Why St. Mark’s Church? Aren’t there enough churches in Arlington already? Probably not, that is if all 350,000+ Arlington residents attended church on Sunday.
I know that’s an unrealistic expectation. Yet I contend it’s a worthy goal. Not simply because I would like to have St. Mark’s Church filled each Sunday. It’s good for anybody and everybody to know, trust, love, and worship God as he has revealed himself in his son, Jesus Christ.
Summarizing this revelation of God in its most basic terms, St. John says, “God is light” (1 Jn. 1:5), and, “God is love” (1 Jn. 4:8). Because the Church is about God, he is the One people engage in Christian worship. This is good because he is the God who can always be trusted since he is “the Father of lights with whom there is no variation or shadow due to change” (Jas. 1:17). God is the one who “so loved the world that he gave his only Son, that whoever believes in him should not perish but have eternal life” (Jn 3:16). These are only a very few reasons why I claim that it’s good for anybody and everybody to know, trust, love, and worship God as Jesus reveals him. This leads to another claim and the most direct answer to the question, Why St. Mark’s Church?
In light of who Jesus is and what he teaches, at St. Mark’s we believe people exist to live in the love of God, by the love of God, and for the love of God. This belief rests upon the solid foundation of Jesus’ proclamation of his Kingdom, explanation of his mission, and invitation to his life.
Jesus’ proclamation is direct. “Jesus came into Galilee, preaching the gospel of God, and saying, ‘The time is fulfilled, and the kingdom of God is at hand; repent, and believe in the gospel’” (Mk. 1:14-15). While his proclamation is direct, it isn’t always clear to us.
Basically Jesus is saying, “What you’ve been waiting for his here. You can live in the sphere of God’s direct influence, under his constant care and protection. Think about your life again with this idea in mind, and believe this good news.”
On the basis of this proclamation, Jesus, himself living in Father’s care and Kingdom, gives an explanation of the character of his mission. “The Son of man came not to be served but to serve, and to give his life as a ransom for many” (Mt. 20:28). This challenges many manifestations of leadership and service both inside and outside of the Church, abolishing any notion of self-serving or self-aggrandizing leadership. At the same time Jesus’ explanation illuminates the unchanging reality of his radically attractive humility and the deathless power of his indestructible life and love.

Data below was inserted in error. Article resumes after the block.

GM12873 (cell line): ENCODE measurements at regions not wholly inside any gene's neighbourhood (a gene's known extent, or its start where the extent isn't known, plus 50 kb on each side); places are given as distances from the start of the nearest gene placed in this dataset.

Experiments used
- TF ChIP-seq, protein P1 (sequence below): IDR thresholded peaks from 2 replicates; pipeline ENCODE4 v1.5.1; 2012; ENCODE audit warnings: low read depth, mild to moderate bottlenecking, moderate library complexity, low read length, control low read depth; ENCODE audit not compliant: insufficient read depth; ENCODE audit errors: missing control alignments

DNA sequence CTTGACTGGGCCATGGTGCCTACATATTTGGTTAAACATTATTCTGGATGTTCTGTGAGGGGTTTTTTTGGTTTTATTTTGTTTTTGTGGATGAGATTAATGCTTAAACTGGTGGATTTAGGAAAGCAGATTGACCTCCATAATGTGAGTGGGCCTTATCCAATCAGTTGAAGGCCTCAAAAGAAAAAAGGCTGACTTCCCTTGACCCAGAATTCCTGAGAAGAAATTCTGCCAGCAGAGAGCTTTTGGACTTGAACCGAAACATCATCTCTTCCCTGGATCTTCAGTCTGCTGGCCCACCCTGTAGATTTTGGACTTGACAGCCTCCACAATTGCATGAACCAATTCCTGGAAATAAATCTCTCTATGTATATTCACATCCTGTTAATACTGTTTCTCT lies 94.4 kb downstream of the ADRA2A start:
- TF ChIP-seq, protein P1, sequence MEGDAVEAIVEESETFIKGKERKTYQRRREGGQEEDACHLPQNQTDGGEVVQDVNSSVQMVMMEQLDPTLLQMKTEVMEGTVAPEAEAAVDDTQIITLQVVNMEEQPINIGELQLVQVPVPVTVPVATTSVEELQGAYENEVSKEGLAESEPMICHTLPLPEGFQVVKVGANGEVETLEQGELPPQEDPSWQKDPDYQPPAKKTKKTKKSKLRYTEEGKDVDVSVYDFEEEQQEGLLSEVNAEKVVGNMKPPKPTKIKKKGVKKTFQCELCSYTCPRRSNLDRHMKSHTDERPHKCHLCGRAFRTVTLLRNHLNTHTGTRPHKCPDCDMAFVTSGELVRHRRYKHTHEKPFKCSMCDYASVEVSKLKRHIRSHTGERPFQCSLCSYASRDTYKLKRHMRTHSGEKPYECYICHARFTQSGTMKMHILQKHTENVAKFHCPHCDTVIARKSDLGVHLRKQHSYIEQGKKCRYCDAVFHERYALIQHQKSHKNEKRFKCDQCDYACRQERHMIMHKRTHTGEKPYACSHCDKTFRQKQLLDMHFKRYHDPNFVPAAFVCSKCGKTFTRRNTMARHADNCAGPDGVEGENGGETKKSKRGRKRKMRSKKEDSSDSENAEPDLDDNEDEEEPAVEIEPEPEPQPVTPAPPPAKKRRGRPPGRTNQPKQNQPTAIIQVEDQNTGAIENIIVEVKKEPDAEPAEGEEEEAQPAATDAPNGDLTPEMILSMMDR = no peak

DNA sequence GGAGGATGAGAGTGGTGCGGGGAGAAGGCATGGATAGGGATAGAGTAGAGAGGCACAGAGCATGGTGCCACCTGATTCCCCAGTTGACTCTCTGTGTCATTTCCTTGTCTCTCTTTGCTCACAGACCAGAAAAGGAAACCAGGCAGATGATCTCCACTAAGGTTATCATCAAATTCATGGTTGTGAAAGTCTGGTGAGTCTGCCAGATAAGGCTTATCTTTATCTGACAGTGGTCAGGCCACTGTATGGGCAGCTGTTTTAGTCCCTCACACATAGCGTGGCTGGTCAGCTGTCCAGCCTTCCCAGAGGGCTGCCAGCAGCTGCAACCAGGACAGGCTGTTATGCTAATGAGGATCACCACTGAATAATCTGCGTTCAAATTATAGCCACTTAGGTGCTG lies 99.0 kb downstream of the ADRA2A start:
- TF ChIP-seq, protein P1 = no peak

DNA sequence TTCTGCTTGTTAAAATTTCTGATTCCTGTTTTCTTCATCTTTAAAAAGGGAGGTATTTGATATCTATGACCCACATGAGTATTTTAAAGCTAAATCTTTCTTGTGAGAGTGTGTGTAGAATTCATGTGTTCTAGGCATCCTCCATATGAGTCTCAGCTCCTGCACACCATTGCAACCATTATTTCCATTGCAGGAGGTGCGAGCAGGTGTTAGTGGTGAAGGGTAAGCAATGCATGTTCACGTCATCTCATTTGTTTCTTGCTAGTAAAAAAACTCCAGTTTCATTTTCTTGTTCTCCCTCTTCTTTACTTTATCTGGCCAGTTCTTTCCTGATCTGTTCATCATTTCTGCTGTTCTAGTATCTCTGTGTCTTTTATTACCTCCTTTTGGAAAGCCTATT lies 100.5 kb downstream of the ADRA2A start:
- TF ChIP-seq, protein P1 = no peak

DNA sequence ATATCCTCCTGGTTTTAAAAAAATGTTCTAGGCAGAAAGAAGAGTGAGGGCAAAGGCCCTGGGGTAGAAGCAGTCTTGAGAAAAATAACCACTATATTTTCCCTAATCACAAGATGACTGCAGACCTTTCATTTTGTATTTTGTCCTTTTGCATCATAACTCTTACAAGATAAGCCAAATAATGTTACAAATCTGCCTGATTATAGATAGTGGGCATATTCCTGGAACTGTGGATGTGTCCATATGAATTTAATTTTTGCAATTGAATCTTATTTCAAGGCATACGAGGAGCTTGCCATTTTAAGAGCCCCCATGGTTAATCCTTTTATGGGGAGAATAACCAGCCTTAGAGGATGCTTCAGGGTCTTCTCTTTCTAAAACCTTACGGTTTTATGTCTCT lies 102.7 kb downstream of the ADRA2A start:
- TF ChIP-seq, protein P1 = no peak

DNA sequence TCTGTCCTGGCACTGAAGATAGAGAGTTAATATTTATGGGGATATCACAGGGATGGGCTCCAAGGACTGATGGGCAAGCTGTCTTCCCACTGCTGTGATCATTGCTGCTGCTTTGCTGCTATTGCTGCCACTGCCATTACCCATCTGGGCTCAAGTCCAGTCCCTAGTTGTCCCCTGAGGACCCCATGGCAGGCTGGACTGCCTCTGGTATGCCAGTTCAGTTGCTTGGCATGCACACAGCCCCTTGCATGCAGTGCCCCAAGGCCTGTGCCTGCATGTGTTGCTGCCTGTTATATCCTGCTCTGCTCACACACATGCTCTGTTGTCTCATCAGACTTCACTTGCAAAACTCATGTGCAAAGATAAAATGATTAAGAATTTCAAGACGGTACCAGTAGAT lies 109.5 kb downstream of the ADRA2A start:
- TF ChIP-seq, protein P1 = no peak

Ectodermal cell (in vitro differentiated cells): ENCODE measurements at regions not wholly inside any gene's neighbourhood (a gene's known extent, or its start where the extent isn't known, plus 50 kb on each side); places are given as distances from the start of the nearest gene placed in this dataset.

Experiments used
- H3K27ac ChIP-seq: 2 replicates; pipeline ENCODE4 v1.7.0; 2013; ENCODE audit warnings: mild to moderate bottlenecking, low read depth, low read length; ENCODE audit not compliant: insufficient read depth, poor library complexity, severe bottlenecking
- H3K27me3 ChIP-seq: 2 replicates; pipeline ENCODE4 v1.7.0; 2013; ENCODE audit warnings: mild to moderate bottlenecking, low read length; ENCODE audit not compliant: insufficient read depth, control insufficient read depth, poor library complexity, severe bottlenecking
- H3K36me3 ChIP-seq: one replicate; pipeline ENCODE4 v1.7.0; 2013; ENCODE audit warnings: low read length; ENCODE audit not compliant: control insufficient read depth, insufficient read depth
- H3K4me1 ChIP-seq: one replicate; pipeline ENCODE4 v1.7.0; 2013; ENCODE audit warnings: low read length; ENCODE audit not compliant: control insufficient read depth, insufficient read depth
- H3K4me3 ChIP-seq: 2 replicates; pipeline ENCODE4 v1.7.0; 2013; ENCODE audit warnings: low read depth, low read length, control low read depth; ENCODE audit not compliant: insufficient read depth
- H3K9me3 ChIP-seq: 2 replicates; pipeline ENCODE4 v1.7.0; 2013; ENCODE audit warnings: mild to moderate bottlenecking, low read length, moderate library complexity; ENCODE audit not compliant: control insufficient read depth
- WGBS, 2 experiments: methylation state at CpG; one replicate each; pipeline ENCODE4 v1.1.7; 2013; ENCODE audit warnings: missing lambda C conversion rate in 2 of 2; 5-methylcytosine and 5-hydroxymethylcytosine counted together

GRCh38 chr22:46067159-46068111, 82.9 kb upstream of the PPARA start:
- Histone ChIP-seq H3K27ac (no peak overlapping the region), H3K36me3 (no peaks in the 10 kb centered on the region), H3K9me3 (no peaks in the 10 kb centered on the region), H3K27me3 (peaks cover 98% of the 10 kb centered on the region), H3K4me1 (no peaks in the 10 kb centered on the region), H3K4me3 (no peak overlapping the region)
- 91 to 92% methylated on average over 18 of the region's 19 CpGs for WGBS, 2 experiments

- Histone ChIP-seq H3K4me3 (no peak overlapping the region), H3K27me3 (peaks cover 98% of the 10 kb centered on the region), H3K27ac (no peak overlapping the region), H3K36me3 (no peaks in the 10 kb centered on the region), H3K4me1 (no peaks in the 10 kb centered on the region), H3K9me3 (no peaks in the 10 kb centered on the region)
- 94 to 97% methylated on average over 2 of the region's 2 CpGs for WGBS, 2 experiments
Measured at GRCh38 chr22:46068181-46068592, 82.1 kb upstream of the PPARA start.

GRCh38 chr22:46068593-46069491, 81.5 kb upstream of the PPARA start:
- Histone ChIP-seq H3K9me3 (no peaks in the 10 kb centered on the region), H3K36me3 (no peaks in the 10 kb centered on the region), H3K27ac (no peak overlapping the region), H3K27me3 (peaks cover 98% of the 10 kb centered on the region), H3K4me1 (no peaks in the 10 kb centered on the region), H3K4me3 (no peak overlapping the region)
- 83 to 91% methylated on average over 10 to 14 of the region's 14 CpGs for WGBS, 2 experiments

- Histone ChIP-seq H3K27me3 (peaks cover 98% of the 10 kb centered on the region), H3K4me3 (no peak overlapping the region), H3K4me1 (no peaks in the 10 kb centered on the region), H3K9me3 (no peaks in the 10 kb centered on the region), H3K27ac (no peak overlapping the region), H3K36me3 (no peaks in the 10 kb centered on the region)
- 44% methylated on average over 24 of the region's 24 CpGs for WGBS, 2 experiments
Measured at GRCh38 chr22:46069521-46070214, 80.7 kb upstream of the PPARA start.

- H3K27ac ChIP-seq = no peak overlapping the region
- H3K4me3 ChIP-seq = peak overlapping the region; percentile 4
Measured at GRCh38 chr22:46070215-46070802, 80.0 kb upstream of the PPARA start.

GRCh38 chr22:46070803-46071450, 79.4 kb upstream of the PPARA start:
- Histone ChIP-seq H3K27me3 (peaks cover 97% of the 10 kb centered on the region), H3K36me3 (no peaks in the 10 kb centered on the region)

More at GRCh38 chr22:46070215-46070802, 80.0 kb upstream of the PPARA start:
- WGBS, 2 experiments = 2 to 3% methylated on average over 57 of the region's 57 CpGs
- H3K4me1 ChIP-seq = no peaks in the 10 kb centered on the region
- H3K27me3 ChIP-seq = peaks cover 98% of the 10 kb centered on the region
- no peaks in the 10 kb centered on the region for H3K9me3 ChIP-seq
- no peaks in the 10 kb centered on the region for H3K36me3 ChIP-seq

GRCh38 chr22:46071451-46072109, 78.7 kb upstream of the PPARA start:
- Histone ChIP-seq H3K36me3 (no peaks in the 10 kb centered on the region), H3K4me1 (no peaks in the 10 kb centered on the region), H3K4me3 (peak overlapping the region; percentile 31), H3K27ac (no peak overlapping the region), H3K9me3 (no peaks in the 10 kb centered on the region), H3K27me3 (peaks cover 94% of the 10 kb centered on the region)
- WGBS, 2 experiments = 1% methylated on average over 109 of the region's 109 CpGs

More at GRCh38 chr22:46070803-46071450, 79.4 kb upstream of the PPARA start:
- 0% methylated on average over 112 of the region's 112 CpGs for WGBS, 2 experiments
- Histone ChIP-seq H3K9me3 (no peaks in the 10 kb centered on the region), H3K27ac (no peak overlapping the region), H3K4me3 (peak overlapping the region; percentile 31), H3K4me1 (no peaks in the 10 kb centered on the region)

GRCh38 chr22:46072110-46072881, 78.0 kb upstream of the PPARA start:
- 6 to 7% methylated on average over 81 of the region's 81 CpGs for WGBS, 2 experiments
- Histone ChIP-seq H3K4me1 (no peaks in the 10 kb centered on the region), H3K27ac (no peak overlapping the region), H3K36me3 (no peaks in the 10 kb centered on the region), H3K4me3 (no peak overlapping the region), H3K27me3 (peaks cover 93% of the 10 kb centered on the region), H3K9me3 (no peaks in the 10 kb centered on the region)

In light of his proclamation and explanation, Jesus’ invitation is nearly irresistible. “Come to me, all who labor and are heavy laden, and I will give you rest. Take my yoke upon you, and learn from me; for I am gentle and lowly in heart, and you will find rest for your souls. For my yoke is easy, and my burden is light” (Mt. 11:28-30).
Jesus’ yoke, his burden, the overall shape and content of his life, is unlike any other. Simultaneously uncanny and yet familiar. It’s familiar because he is humanity as we are all meant to be. This vision of humanity is strangely familiar for it is a forgotten memory of our future destiny. He is uncanny because the ways and means of this age attempt at every turn to suppress or distort the proclamation, explanation, and invitation of Jesus.
But at St. Mark’s Church, we make every attempt to stand clear of those efforts and learn to trust him and live in his love. For we believe people exist to live in the love of God, by the love of God, and for the love of God.
In my next post, I’ll look more closely of what it means to live in the love of God.